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Normal & Shininess Maps

What are normal and shininess maps?

Normal and shininess maps create bumpy and shiny surfaces.

Normal Map

This is a more modern type of bump map that allows you to add surface detail such as bumps, scratches and irregular surfaces to a model. The map defines depth in 3d space by using the color channels as xyz coordinates.

You will need to generate a Normal map either from your 3d modeling software or by simulating it with a Photoshop filter, or an online tool like this one.

For more detailed information on how normal maps work please read Normal Map Technical Tutorial

Shininess Map

This is a greyscale map that defines if light will be reflected off of a surface. White parts of the map define more reflection, dark parts define less and will appear more rough.

Here’s a shininess map example with full white on the blotch, and full black everywhere else.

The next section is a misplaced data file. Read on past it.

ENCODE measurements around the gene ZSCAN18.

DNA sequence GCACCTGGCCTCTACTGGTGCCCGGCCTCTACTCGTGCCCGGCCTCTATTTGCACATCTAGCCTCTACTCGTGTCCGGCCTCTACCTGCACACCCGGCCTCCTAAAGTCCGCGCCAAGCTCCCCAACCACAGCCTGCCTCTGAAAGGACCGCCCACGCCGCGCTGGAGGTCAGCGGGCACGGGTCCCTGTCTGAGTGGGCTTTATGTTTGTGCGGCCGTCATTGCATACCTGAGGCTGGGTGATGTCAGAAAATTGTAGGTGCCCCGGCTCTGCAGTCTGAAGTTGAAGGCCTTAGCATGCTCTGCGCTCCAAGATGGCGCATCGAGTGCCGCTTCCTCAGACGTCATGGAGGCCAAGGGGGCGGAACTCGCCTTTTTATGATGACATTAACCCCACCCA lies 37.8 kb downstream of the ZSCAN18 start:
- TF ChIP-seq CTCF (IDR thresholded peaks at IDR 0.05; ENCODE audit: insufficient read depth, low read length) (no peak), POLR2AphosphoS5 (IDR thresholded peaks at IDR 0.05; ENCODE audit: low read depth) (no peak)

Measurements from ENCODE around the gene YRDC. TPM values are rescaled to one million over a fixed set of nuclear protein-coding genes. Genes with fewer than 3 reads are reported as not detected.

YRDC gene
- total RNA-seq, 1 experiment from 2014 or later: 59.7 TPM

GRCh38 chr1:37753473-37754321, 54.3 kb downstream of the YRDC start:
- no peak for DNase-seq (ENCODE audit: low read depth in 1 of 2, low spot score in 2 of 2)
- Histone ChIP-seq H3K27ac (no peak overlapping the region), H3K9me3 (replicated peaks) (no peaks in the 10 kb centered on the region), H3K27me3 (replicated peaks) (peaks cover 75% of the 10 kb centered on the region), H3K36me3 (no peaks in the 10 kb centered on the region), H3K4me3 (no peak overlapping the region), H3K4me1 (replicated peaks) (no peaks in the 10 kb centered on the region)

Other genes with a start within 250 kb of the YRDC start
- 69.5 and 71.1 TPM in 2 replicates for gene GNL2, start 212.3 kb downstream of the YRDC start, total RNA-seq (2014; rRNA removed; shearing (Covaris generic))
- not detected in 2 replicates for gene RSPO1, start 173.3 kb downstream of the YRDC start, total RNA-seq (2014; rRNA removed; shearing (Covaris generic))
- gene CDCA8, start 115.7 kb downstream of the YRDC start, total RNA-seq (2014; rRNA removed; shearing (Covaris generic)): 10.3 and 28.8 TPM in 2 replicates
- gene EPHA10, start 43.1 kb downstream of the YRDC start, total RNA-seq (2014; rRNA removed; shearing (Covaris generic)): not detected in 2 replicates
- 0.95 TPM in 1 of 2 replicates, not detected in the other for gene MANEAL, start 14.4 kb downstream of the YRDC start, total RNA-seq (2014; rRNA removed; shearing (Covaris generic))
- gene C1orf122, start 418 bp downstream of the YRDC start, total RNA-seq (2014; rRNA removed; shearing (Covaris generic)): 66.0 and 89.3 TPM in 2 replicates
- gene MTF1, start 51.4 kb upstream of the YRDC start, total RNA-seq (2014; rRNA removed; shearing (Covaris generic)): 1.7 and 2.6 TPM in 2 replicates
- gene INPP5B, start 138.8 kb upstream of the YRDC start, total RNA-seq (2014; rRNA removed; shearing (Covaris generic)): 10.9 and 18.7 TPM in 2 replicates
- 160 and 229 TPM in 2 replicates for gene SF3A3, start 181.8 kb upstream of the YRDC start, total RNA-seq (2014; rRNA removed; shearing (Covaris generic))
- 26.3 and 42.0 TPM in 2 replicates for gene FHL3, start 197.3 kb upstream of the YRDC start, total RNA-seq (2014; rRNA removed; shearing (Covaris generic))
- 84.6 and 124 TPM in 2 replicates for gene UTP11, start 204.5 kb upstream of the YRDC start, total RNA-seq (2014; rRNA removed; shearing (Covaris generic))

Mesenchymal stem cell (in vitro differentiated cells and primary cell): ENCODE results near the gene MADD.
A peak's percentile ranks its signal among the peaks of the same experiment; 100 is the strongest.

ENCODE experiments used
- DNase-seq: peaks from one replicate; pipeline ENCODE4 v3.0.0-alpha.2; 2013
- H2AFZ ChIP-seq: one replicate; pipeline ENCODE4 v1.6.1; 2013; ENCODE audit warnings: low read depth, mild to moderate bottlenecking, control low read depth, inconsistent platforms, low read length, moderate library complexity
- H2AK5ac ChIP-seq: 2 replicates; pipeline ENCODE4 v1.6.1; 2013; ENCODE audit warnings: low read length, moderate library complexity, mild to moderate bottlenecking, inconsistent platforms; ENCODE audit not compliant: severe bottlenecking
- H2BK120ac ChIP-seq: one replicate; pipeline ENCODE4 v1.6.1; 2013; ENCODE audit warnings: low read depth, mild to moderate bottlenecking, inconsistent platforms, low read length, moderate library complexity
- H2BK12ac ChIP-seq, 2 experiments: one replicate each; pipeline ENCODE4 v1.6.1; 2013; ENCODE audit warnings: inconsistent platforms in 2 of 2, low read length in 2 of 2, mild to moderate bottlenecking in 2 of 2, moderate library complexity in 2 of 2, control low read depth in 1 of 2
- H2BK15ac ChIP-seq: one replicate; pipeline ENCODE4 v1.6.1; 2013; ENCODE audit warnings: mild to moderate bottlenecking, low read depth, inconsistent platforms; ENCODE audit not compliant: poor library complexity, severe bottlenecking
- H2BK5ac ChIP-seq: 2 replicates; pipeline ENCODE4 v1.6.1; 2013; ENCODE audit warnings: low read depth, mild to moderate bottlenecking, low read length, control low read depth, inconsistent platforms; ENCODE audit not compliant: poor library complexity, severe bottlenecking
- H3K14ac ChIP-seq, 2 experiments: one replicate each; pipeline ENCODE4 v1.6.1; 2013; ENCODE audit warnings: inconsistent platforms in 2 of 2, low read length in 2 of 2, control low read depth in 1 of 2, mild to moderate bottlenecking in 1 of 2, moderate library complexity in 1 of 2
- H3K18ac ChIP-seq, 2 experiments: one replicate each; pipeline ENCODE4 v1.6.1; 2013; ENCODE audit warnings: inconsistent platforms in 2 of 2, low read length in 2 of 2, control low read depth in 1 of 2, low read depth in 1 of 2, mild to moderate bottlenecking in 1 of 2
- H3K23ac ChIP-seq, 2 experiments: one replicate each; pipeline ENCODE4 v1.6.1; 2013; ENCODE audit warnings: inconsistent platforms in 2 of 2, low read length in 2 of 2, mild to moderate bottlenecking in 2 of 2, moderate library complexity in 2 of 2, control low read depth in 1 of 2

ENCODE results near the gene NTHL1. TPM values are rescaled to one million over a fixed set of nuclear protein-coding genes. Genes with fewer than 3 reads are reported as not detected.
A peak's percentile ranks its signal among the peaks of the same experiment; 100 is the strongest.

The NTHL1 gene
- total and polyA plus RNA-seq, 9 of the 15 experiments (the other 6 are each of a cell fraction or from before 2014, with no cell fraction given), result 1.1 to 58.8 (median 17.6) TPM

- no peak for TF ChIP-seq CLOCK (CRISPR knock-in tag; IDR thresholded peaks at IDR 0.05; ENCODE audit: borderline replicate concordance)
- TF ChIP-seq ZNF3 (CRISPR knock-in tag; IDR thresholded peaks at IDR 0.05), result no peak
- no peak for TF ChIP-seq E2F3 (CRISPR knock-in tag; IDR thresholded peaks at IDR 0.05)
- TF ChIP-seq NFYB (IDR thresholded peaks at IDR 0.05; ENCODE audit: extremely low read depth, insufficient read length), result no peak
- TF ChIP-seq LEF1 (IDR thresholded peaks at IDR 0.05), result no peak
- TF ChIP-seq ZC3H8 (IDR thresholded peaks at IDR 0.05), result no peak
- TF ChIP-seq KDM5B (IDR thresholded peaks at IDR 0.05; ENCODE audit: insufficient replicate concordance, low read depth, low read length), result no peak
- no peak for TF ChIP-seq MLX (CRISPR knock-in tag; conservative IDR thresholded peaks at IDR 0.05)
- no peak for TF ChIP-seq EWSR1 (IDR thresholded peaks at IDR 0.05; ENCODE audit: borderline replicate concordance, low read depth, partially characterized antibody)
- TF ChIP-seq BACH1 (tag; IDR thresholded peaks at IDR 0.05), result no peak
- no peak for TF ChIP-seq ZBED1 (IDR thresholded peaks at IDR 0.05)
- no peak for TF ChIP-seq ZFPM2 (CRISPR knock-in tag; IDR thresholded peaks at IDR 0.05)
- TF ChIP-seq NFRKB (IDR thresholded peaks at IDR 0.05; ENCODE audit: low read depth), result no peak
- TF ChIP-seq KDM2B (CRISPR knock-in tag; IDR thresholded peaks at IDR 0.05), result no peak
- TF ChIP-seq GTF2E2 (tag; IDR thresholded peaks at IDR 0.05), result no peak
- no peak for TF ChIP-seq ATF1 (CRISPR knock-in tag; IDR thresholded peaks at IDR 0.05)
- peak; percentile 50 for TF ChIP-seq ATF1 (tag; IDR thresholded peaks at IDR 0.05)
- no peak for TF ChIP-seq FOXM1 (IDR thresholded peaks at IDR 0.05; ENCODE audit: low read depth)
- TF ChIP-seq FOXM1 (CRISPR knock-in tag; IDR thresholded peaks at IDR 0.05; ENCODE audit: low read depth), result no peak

For more detailed information on how shininess maps work please read Shininess Technical Tutorial

Fresnel Reflection

This is a slider from 0 to 100 that defines the Fresnel reflectivity. It’s basically the angle from the light to the camera that light will reflect. Higher values will make your material more reflective and lower values less reflective. A normal or shininess map must be loaded for the slider to be active.

In the example below, the Fresnel Reflection (reflectivity) value ranges from 0 at the top to 100 at the bottom.

The Shininess Map value ranges from “black” at the left to “white” at the right. You can achieve an array of simulated surfaces with just these three parameters!


Here are some quick examples of what you can achieve with normal and shininess maps!

Updated on September 30, 2023

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